European Square rival iZettle today announced the availability of its API for developers, meaning that third-party software makers can incorporate iZettle-processed payments into their own applications, so that payments can be completed directly in third-party apps, rather than requiring a user to jump out to iZettle’s own software or complete the payment by other means offline.
In North America, Square already offers this functionality in select circumstances; we recently covered drchrono’s integration of Square payments into its iPad-based medical practice management app, for example. But iZettle’s move to offer access to its payment platform to a broad audience of developers via API means it will gain even more power as an alternative to Square’s service in markets where chip-and-pin cards dominate the payment industry.
“We started iZettle to make it possible for everyone to take secure card payments,” iZettle founder and CEO Jacob de Geer said in an interview. “Now we’re making our API available so even more merchants and apps can use our solution. We’re constantly at work with two things – improving the iZettle service and making iZettle available in more countries. Making our API available is more about improving our service but it also means iZettle will be more interesting for developers around the world.”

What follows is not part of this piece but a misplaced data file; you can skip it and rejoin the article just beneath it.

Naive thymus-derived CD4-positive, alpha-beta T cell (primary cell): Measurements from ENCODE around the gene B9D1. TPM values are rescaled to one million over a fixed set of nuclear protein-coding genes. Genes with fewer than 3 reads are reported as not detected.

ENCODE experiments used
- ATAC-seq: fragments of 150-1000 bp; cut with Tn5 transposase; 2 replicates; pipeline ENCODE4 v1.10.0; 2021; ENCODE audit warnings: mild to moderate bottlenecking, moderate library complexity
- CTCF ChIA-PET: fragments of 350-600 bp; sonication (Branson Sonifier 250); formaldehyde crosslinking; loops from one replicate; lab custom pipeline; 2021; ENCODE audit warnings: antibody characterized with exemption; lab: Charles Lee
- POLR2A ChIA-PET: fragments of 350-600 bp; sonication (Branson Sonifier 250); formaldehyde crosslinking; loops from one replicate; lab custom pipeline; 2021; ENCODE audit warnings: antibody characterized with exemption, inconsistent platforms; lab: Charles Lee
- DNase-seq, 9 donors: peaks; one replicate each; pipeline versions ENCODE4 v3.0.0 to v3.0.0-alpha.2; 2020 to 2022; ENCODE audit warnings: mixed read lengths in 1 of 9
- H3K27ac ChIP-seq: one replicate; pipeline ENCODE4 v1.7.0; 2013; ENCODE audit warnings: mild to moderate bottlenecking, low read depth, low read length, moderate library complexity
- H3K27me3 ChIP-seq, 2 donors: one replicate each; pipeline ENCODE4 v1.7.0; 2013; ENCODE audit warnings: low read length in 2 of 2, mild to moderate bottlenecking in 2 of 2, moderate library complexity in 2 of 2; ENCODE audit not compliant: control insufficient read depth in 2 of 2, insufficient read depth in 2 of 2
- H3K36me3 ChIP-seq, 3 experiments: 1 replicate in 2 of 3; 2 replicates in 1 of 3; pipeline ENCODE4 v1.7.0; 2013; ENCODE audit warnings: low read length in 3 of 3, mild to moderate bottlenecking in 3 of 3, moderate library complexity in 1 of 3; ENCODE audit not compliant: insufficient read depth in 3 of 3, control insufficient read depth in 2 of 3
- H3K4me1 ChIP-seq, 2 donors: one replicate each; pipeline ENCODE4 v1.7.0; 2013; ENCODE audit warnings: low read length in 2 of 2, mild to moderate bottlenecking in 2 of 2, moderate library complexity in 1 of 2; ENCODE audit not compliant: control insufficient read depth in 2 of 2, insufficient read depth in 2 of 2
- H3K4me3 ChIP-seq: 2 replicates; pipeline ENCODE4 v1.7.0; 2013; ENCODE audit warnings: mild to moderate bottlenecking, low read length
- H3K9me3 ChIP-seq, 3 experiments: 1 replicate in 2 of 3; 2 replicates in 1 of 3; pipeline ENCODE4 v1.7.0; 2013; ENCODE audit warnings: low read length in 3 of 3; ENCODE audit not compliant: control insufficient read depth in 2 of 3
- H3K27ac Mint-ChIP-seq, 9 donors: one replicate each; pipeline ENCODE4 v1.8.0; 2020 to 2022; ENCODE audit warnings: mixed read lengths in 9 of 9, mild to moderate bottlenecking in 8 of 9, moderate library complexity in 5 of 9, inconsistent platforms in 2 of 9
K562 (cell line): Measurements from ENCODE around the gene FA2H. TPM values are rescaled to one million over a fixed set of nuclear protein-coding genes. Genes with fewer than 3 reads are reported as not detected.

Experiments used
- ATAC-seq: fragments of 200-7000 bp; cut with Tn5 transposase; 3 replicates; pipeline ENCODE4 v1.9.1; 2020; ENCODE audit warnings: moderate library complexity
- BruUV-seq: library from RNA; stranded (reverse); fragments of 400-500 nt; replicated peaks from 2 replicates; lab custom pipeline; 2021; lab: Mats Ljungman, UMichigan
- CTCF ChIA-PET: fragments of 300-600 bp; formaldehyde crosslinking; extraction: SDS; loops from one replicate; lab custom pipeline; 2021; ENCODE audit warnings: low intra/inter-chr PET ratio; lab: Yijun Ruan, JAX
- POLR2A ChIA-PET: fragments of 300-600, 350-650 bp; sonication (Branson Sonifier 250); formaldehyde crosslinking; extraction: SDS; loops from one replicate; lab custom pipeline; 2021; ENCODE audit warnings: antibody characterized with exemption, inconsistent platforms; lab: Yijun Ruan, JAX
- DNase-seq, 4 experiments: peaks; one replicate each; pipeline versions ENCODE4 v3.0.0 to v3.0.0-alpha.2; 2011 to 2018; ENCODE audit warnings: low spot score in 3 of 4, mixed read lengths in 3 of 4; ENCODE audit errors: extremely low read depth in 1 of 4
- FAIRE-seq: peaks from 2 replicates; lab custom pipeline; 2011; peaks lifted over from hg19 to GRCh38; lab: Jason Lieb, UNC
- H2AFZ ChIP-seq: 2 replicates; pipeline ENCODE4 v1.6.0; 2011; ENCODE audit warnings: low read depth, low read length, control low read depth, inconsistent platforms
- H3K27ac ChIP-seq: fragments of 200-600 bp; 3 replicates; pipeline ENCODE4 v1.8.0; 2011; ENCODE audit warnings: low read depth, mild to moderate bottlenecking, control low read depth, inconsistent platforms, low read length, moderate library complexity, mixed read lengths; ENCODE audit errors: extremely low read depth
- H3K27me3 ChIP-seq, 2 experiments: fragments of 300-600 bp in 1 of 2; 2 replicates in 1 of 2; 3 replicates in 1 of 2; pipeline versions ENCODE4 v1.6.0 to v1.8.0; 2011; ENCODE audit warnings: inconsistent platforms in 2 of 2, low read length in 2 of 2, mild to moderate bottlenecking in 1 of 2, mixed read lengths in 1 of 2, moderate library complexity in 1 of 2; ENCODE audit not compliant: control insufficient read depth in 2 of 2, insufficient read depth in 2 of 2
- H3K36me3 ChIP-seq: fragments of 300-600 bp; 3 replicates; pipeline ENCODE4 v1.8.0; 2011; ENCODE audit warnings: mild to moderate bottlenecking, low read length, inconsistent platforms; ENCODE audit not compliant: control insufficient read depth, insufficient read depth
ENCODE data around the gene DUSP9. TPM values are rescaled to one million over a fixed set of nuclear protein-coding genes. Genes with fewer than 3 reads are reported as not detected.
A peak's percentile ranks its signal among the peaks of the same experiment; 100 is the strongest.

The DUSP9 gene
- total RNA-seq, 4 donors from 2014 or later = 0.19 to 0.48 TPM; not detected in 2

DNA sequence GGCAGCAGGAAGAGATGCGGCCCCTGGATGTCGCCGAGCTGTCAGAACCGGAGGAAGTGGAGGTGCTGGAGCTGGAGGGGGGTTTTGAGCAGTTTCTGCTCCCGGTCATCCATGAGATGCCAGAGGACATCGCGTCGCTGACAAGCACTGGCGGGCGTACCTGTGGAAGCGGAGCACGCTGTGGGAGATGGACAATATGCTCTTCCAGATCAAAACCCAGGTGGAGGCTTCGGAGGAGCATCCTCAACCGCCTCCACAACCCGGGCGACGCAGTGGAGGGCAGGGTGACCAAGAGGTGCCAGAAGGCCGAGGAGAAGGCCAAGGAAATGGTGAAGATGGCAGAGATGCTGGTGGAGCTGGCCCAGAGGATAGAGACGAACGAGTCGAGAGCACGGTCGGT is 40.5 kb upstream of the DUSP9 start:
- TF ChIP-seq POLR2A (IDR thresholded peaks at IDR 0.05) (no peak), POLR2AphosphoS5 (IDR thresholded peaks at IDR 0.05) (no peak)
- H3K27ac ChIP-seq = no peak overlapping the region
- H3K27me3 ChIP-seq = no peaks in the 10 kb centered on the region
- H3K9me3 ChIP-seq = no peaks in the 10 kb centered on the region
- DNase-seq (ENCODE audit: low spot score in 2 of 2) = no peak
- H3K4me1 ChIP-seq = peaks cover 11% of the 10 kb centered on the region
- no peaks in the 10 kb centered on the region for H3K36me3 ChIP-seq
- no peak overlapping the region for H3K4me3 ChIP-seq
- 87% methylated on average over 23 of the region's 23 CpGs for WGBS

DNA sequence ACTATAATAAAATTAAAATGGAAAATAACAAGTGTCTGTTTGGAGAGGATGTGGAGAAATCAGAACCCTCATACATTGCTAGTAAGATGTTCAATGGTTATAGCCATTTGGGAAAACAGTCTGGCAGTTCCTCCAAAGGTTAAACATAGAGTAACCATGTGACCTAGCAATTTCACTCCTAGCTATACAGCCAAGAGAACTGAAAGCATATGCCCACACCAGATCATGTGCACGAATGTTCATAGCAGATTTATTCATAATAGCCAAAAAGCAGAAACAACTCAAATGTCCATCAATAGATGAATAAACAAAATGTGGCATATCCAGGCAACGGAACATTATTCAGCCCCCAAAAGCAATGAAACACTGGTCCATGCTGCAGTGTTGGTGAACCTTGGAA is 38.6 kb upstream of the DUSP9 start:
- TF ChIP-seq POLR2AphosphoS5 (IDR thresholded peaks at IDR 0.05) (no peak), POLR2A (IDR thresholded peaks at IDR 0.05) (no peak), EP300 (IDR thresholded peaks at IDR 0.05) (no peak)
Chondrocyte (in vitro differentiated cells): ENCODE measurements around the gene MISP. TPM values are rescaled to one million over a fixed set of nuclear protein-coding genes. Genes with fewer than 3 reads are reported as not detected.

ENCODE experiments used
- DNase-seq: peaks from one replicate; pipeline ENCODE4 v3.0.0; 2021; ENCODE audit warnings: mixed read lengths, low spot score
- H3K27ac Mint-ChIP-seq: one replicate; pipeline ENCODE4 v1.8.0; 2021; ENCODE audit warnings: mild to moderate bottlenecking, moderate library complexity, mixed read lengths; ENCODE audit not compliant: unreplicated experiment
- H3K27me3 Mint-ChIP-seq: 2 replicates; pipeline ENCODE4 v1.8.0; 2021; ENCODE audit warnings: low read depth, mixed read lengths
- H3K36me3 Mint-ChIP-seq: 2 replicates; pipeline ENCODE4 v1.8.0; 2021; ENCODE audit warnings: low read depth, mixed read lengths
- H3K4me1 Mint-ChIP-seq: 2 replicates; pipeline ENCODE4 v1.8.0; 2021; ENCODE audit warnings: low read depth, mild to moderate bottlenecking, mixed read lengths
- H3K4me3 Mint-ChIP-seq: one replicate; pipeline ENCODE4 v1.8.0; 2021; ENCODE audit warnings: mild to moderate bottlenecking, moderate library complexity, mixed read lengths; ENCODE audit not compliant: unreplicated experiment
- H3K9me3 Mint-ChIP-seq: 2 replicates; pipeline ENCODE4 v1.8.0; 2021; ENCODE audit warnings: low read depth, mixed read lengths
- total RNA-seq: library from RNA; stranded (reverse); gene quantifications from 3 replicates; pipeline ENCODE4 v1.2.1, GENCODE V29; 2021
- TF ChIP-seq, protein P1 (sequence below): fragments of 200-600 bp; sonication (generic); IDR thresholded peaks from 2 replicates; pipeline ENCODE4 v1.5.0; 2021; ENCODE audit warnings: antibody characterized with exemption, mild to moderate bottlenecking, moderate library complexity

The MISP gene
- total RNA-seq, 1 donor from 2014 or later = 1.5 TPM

With iZettle gaining steam thanks to its recent trial expansion to the UK, as well as growth in its existing markets of Sweden, Denmark, Finland and Norway, this is one payments company to watch. The company now has over 50,000 merchant partners, and de Geer told us that interest in the UK so far has been promising.
“We’re very satisfied with the interest from small businesses around the U.K. not to mention the feedback from users we’ve had so far,” he said. “It’s obvious that there’s a great demand among small businesses in the U.K. for taking easy and secure chip card payments.”
The new, free API will likely help grow that user base, and get iZettle out in front of as many consumers as possible. Particularly if developers can come up with some interesting uses of the new payments integration, the Swedish company should be well on its way to securing a strong foothold in Europe. Just in time, too, as Square appears to be gearing up for international expansion, so a clash could be on the horizon.